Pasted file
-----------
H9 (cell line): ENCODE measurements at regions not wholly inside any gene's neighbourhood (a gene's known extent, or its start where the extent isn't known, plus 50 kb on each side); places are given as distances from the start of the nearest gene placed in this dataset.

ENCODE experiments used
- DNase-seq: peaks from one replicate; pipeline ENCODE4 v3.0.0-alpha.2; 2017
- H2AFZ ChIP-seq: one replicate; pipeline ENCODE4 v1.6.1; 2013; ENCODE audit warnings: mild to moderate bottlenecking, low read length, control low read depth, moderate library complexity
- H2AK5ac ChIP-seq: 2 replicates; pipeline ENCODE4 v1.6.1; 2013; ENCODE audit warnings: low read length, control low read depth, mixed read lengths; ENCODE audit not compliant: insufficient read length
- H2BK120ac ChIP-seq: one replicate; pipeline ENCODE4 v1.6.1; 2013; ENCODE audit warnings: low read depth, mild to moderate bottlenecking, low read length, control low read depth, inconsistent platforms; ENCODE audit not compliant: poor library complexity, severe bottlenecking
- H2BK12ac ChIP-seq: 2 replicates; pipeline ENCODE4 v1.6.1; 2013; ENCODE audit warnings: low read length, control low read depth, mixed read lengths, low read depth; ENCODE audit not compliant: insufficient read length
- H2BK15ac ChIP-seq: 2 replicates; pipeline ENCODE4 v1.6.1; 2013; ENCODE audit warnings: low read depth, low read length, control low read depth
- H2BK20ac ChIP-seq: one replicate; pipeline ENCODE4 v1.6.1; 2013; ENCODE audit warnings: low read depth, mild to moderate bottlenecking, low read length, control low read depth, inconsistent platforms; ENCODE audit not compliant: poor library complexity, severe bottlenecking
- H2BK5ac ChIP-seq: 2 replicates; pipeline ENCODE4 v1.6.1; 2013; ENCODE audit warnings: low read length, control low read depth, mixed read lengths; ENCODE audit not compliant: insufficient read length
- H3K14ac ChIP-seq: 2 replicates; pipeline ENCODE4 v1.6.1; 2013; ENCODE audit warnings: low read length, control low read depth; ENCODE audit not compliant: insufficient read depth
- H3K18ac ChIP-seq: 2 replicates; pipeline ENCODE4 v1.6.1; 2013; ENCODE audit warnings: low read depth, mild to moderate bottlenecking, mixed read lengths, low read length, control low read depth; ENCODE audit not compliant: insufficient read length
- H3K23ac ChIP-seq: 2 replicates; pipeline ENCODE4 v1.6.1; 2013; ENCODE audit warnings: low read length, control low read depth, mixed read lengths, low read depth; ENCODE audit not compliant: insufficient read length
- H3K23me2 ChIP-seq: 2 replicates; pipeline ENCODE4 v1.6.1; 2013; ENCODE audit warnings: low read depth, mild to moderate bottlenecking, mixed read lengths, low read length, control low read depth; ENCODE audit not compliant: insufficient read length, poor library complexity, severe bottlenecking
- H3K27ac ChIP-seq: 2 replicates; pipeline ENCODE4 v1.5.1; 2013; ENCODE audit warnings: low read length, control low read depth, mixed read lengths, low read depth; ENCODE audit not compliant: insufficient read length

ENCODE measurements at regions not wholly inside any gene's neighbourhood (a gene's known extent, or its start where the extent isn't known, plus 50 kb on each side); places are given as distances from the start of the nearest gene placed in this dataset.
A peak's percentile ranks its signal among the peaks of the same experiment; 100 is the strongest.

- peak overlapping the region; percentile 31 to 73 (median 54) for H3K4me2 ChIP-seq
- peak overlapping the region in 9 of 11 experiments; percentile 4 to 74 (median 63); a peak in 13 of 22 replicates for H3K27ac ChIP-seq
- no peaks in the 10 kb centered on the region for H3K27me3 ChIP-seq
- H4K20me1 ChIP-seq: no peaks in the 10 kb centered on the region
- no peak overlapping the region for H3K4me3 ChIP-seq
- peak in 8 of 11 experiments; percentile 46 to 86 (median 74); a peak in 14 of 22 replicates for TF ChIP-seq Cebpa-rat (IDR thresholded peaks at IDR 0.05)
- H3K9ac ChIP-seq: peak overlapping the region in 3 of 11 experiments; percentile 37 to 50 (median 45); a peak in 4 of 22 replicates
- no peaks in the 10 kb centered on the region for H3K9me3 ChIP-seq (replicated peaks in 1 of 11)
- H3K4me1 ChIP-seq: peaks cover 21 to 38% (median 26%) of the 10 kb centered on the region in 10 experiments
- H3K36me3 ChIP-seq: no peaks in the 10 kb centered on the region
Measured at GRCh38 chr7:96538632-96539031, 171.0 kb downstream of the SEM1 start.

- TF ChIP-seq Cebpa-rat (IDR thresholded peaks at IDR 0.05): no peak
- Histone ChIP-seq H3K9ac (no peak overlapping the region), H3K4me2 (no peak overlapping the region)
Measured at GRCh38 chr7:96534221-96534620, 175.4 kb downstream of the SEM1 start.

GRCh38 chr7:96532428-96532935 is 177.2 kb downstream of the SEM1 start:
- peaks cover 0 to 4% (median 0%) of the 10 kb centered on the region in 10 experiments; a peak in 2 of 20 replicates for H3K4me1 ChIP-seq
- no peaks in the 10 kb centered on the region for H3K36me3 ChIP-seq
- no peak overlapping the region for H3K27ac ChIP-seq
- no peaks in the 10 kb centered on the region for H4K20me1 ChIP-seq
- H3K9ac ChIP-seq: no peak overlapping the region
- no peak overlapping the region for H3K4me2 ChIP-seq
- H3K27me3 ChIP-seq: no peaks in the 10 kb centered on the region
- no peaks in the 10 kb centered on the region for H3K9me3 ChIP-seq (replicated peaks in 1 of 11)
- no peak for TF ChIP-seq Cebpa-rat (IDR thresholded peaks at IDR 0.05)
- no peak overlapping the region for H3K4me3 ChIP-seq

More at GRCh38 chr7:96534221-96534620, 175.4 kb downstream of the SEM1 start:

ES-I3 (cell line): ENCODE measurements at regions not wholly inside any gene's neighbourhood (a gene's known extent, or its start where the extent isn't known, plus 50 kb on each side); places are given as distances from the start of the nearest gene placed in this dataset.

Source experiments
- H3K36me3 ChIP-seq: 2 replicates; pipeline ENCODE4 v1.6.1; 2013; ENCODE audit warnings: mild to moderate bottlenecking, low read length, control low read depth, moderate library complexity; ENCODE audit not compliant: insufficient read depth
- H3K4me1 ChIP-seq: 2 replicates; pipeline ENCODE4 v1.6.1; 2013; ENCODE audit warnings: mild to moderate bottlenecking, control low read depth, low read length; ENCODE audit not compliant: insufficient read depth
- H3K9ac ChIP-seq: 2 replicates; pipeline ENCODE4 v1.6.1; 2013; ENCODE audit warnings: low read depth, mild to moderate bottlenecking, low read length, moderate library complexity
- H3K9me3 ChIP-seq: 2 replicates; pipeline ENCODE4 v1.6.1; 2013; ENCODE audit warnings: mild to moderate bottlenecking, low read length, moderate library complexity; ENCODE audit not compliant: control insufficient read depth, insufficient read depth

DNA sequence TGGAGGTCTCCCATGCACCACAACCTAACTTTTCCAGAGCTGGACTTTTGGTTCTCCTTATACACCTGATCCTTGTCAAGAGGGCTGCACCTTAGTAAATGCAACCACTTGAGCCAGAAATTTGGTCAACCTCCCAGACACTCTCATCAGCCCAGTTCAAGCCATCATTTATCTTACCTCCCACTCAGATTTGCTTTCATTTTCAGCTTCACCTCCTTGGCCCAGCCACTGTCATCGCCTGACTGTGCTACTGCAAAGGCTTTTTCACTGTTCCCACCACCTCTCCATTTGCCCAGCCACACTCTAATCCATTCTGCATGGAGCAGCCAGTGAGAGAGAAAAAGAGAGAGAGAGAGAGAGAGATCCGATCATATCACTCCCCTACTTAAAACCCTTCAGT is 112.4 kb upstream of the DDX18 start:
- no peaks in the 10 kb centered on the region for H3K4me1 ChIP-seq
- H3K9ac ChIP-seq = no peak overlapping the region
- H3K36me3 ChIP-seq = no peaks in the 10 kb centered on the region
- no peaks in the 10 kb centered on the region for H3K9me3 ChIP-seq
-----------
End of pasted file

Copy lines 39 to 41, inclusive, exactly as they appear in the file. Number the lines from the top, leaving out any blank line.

- H3K27me3 ChIP-seq: no peaks in the 10 kb centered on the region
- no peaks in the 10 kb centered on the region for H3K9me3 ChIP-seq (replicated peaks in 1 of 11)
- no peak for TF ChIP-seq Cebpa-rat (IDR thresholded peaks at IDR 0.05)